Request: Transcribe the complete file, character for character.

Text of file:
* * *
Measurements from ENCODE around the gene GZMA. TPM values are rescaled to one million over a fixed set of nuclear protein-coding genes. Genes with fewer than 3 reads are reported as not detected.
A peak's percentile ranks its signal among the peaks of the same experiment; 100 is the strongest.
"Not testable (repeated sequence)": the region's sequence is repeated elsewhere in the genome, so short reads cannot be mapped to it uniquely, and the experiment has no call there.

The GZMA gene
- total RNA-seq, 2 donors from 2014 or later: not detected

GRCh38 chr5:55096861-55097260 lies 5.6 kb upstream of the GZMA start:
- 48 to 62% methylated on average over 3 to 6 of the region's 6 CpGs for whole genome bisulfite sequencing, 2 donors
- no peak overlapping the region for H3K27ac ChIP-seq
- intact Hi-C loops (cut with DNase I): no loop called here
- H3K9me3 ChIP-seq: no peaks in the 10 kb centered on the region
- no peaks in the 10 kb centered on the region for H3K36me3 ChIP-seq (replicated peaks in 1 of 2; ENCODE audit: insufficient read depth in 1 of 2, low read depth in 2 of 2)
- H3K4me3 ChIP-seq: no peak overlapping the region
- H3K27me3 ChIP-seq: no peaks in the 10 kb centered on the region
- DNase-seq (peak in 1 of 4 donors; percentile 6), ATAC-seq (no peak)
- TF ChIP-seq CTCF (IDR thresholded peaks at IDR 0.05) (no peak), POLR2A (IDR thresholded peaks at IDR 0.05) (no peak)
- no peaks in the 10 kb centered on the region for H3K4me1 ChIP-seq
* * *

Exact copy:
Measurements from ENCODE around the gene GZMA. TPM values are rescaled to one million over a fixed set of nuclear protein-coding genes. Genes with fewer than 3 reads are reported as not detected.
A peak's percentile ranks its signal among the peaks of the same experiment; 100 is the strongest.
"Not testable (repeated sequence)": the region's sequence is repeated elsewhere in the genome, so short reads cannot be mapped to it uniquely, and the experiment has no call there.

The GZMA gene
- total RNA-seq, 2 donors from 2014 or later: not detected

GRCh38 chr5:55096861-55097260 lies 5.6 kb upstream of the GZMA start:
- 48 to 62% methylated on average over 3 to 6 of the region's 6 CpGs for whole genome bisulfite sequencing, 2 donors
- no peak overlapping the region for H3K27ac ChIP-seq
- intact Hi-C loops (cut with DNase I): no loop called here
- H3K9me3 ChIP-seq: no peaks in the 10 kb centered on the region
- no peaks in the 10 kb centered on the region for H3K36me3 ChIP-seq (replicated peaks in 1 of 2; ENCODE audit: insufficient read depth in 1 of 2, low read depth in 2 of 2)
- H3K4me3 ChIP-seq: no peak overlapping the region
- H3K27me3 ChIP-seq: no peaks in the 10 kb centered on the region
- DNase-seq (peak in 1 of 4 donors; percentile 6), ATAC-seq (no peak)
- TF ChIP-seq CTCF (IDR thresholded peaks at IDR 0.05) (no peak), POLR2A (IDR thresholded peaks at IDR 0.05) (no peak)
- no peaks in the 10 kb centered on the region for H3K4me1 ChIP-seq